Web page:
I lit a board on fire on my very first day as an embedded software engineer. Soon after, a motor moved because my code told it to. I was hooked. That edge of software, where the software touches the physical, captured my imagination and I’ve never looked back.

NAN: Tell us about the first embedded system you designed. Where were you at the time? What did you learn from the project?

ELECIA: Wow, this one is hard. The first embedded system I designed depends on your definition of “designed.” Going from designing subsystems to the whole system to the whole product was a very gradual shift, coinciding with going to smaller and smaller companies until suddenly I was part of the team not only choosing processors but choosing users as well.

After I left the cushy world of HP Labs with a team of firmware engineers, several electrical engineers, and a large team of software engineers who were willing to help design and debug, I went to a start-up with fewer than 50 people. There was no electrical engineer (except for the EE who followed from HP). There was a brilliant algorithms guy but his software skills were more MATLAB-based than embedded C. I was the only software/firmware engineer. This was the sort of company that didn’t have source version control (until after my first day). It was terrifying being on my own and working without a net.

I recently did a podcast about how to deal with code problems that feel insurmountable. While the examples were all from recent work, the memories of how to push through when there is no one else who can help came from this job.

Elecia is shown recording a Making Embedded Systems episode with the founders of electronics educational start-up Light Up. From left to right: Elecia’s husband and producer Christopher White, host Elecia White, and guests Josh Chan and Tarun Pondicherry.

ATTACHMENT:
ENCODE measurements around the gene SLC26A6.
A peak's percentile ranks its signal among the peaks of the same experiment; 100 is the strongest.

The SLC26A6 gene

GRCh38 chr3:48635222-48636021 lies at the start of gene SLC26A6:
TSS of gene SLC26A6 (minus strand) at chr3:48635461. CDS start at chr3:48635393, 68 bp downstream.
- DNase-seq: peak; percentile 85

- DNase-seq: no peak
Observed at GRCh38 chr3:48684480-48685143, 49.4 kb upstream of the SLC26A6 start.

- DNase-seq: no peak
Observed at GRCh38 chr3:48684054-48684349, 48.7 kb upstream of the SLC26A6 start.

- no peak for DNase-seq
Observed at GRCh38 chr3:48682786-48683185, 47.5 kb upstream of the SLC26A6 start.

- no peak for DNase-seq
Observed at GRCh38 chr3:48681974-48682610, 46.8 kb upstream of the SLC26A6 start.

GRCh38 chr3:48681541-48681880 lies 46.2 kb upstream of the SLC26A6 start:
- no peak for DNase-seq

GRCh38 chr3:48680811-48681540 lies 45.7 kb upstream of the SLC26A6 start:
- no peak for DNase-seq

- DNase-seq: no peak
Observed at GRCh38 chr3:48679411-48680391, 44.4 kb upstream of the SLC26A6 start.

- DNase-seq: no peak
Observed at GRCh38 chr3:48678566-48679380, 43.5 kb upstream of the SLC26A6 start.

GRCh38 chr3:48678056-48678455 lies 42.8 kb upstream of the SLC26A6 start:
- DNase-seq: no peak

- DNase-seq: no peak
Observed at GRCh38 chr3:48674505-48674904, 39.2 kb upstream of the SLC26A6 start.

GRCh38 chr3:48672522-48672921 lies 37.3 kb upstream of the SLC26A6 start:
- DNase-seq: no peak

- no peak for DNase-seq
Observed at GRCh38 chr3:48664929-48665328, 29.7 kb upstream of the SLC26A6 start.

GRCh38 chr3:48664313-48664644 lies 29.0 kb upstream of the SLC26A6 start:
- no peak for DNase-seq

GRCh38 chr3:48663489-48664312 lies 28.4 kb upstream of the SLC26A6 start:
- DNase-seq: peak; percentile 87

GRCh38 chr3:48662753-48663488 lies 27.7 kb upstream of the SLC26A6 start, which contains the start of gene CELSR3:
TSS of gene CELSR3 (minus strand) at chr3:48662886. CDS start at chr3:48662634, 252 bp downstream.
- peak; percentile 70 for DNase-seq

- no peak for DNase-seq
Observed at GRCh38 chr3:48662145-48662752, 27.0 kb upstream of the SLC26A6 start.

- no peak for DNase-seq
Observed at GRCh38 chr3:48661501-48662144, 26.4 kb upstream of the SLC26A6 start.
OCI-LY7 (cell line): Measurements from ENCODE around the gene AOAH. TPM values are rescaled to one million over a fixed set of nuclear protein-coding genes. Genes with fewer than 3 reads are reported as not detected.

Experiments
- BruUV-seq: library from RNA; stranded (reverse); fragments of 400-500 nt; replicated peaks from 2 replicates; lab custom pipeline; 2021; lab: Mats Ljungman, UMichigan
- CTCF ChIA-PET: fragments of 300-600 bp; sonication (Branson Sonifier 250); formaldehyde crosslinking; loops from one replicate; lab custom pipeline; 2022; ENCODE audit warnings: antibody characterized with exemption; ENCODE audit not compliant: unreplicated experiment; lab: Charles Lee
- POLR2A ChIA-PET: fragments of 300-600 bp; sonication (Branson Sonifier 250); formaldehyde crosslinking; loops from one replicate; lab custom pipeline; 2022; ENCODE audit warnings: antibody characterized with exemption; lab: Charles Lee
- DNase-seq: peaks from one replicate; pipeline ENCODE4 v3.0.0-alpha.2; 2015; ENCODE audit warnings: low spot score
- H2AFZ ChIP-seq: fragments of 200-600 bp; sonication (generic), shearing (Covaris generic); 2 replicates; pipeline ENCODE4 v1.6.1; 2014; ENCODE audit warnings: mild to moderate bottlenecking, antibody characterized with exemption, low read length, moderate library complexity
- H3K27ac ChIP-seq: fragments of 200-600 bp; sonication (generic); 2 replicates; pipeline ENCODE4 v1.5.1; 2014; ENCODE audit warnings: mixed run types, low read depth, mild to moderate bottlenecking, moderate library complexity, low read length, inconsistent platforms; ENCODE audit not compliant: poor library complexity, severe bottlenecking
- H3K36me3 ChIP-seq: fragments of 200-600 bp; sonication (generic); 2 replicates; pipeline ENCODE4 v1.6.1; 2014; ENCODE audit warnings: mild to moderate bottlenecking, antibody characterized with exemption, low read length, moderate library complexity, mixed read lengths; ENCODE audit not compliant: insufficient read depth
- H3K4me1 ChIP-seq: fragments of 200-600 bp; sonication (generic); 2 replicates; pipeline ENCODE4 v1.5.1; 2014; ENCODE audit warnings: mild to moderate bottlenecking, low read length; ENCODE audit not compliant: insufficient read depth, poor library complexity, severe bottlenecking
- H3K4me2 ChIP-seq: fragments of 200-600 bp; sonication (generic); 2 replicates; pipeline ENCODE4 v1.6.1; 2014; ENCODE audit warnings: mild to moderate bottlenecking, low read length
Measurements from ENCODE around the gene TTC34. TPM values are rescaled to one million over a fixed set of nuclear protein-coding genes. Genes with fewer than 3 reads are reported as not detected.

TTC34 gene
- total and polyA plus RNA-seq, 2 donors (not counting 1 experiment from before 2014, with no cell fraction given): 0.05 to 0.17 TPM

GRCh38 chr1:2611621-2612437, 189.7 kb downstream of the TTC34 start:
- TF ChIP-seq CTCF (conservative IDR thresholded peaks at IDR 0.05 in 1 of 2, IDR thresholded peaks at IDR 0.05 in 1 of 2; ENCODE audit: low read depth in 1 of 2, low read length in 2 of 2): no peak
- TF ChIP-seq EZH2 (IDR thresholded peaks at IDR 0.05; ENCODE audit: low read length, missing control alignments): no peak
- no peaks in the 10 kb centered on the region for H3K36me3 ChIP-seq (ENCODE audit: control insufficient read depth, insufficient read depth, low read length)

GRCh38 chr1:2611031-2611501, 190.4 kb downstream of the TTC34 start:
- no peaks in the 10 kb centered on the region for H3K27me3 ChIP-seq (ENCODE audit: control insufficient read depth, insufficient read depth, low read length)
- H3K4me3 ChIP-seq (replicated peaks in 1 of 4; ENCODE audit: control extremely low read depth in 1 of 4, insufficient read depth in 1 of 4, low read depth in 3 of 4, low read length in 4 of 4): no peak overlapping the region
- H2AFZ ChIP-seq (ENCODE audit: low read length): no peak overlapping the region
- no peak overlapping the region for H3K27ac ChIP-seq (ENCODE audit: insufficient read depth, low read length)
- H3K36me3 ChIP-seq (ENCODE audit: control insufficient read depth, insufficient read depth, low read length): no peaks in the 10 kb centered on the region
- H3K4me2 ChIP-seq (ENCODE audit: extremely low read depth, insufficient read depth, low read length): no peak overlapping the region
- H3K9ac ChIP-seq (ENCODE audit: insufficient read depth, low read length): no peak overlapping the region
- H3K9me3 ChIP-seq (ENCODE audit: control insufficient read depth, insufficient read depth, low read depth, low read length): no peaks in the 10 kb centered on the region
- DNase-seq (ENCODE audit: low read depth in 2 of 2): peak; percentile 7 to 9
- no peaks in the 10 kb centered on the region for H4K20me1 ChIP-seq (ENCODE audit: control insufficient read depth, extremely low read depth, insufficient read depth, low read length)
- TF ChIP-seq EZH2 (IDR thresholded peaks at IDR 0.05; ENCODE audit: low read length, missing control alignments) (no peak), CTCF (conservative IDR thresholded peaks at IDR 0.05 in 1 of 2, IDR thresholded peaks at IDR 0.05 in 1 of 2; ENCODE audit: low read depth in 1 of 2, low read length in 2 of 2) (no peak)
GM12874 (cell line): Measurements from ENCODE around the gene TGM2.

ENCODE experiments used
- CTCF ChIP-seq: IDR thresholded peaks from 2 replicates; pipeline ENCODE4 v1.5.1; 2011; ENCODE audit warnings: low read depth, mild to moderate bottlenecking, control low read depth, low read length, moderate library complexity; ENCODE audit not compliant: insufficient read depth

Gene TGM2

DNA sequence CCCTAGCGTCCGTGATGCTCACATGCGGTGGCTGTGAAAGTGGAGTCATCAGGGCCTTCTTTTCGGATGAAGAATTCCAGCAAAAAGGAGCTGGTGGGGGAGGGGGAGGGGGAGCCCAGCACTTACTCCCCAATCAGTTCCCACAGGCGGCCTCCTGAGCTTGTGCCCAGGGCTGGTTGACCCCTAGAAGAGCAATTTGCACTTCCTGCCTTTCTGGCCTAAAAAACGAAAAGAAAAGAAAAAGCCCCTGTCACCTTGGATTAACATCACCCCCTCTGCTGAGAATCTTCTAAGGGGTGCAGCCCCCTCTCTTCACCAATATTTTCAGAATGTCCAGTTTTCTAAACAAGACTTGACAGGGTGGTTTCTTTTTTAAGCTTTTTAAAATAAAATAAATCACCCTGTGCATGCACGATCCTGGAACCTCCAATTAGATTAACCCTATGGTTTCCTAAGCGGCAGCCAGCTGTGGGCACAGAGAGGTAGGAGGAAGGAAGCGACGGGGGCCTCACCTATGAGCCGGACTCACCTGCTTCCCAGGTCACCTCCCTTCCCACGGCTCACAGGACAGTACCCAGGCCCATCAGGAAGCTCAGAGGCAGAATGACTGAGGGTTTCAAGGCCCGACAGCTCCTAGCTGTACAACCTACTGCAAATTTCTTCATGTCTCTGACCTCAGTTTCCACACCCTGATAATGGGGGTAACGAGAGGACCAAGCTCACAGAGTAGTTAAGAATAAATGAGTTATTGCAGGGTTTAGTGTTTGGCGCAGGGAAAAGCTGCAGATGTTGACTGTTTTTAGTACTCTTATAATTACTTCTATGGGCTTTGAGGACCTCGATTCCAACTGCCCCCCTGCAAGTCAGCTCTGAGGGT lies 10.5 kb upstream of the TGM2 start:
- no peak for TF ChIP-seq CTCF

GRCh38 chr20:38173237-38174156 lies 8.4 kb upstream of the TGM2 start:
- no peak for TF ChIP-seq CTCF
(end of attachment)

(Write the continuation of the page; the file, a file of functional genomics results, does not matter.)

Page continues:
Elecia is shown recording a Making Embedded Systems episode with the founders of electronics educational start-up Light Up. From left to right: Elecia’s husband and producer Christopher White, host Elecia White, and guests Josh Chan and Tarun Pondicherry.

NAN: Are you currently working on or planning any projects?

ELECIA: I have a few personal projects I’m working on: a T-shirt that monitors my posture and a stuffed animal that sends me a “check on Lois” text if an elderly neighbor doesn’t pat it every day. These don’t get nearly enough of my attention these days as I’ve been very focused on my podcast: Making Embedded Systems on iTunes, Instacast, Stitcher, or direct from http://embedded.fm.

The podcast started as a way to learn something new. I was going to do a half-dozen shows so I could understand how recording worked. It was a replacement for my normal community center classes on stained glass, soldering, clay, hula hooping, laser cutting, woodshop, bookbinding, and so forth.

However, we’re way beyond six shows and I find I quite enjoy it. I like engineering and building things. I want other people to come and play in this lovely sandbox. I do the show because people continue to share their passion, enthusiasm, amusement, happiness, spark of ingenuity, whatever it is, with me.

To sum up why I do a podcast, in order of importance: to talk to people who love their jobs, to share my passion for engineering, to promote the visibility of women in engineering, and to advertise for Logical Elegance (this reason is just in case our accountant reads this since we keep writing off expenses).

NAN: What are your go-to embedded platforms? Do you have favorites, or do you use a variety of different products?

ELECIA: I suppose I do have favorites but I have a lot of favorites. At any given time, my current favorite is the one that is sitting on my desk. (Hint!)

I love Arduino although I don’t use it much except to get other people excited. I appreciate that at the heart of this beginner’s board (and development system) is a wonderful, useful processor that I’m happy to work on.

I like having a few Arduino boards around, figuring that I can always get rid of the bootloader and use the Atmel ATmega328 on its own. In the meantime, I can give them to people who have an idea they want to try out.

For beginners, I think mbed’s boards are the next step after Arduino. I like them but they still have training wheels: nice, whizzy training wheels but still training wheels. I have a few of those around for when friends’ projects grow out of Arduinos. While I’ve used them for my own projects, their price precludes the small-scale production I usually want to do.